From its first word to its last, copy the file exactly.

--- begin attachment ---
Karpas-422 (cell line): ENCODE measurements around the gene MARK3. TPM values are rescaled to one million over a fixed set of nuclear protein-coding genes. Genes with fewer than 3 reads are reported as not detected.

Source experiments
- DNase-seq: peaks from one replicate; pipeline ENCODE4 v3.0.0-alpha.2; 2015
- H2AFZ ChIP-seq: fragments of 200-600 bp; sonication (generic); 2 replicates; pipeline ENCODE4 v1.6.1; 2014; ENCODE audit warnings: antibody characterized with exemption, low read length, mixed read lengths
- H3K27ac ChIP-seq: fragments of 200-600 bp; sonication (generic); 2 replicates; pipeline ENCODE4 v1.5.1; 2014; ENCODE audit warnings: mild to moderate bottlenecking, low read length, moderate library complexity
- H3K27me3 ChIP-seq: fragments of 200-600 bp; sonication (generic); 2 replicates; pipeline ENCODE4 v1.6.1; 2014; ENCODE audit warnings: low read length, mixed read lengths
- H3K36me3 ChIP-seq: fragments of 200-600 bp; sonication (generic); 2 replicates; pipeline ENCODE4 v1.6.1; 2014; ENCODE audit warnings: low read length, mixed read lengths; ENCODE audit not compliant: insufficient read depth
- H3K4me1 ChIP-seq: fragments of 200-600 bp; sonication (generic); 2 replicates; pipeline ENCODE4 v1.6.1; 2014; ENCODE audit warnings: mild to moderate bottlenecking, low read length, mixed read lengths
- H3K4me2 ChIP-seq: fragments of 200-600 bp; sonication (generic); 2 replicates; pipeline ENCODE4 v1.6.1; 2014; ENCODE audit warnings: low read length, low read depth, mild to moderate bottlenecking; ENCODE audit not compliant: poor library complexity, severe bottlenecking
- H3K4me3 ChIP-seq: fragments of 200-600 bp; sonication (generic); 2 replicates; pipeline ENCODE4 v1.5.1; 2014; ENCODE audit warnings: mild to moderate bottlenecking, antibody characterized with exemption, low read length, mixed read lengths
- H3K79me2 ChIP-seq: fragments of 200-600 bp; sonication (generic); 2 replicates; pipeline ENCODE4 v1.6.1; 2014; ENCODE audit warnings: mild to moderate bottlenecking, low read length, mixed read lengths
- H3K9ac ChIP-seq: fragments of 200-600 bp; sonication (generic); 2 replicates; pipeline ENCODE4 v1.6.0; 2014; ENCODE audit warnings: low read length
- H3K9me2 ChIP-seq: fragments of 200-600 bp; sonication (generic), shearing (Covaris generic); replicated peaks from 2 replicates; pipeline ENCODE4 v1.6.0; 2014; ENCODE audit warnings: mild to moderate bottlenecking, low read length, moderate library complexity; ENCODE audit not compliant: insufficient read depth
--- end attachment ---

Karpas-422 (cell line): ENCODE measurements around the gene MARK3. TPM values are rescaled to one million over a fixed set of nuclear protein-coding genes. Genes with fewer than 3 reads are reported as not detected.

Source experiments
- DNase-seq: peaks from one replicate; pipeline ENCODE4 v3.0.0-alpha.2; 2015
- H2AFZ ChIP-seq: fragments of 200-600 bp; sonication (generic); 2 replicates; pipeline ENCODE4 v1.6.1; 2014; ENCODE audit warnings: antibody characterized with exemption, low read length, mixed read lengths
- H3K27ac ChIP-seq: fragments of 200-600 bp; sonication (generic); 2 replicates; pipeline ENCODE4 v1.5.1; 2014; ENCODE audit warnings: mild to moderate bottlenecking, low read length, moderate library complexity
- H3K27me3 ChIP-seq: fragments of 200-600 bp; sonication (generic); 2 replicates; pipeline ENCODE4 v1.6.1; 2014; ENCODE audit warnings: low read length, mixed read lengths
- H3K36me3 ChIP-seq: fragments of 200-600 bp; sonication (generic); 2 replicates; pipeline ENCODE4 v1.6.1; 2014; ENCODE audit warnings: low read length, mixed read lengths; ENCODE audit not compliant: insufficient read depth
- H3K4me1 ChIP-seq: fragments of 200-600 bp; sonication (generic); 2 replicates; pipeline ENCODE4 v1.6.1; 2014; ENCODE audit warnings: mild to moderate bottlenecking, low read length, mixed read lengths
- H3K4me2 ChIP-seq: fragments of 200-600 bp; sonication (generic); 2 replicates; pipeline ENCODE4 v1.6.1; 2014; ENCODE audit warnings: low read length, low read depth, mild to moderate bottlenecking; ENCODE audit not compliant: poor library complexity, severe bottlenecking
- H3K4me3 ChIP-seq: fragments of 200-600 bp; sonication (generic); 2 replicates; pipeline ENCODE4 v1.5.1; 2014; ENCODE audit warnings: mild to moderate bottlenecking, antibody characterized with exemption, low read length, mixed read lengths
- H3K79me2 ChIP-seq: fragments of 200-600 bp; sonication (generic); 2 replicates; pipeline ENCODE4 v1.6.1; 2014; ENCODE audit warnings: mild to moderate bottlenecking, low read length, mixed read lengths
- H3K9ac ChIP-seq: fragments of 200-600 bp; sonication (generic); 2 replicates; pipeline ENCODE4 v1.6.0; 2014; ENCODE audit warnings: low read length
- H3K9me2 ChIP-seq: fragments of 200-600 bp; sonication (generic), shearing (Covaris generic); replicated peaks from 2 replicates; pipeline ENCODE4 v1.6.0; 2014; ENCODE audit warnings: mild to moderate bottlenecking, low read length, moderate library complexity; ENCODE audit not compliant: insufficient read depth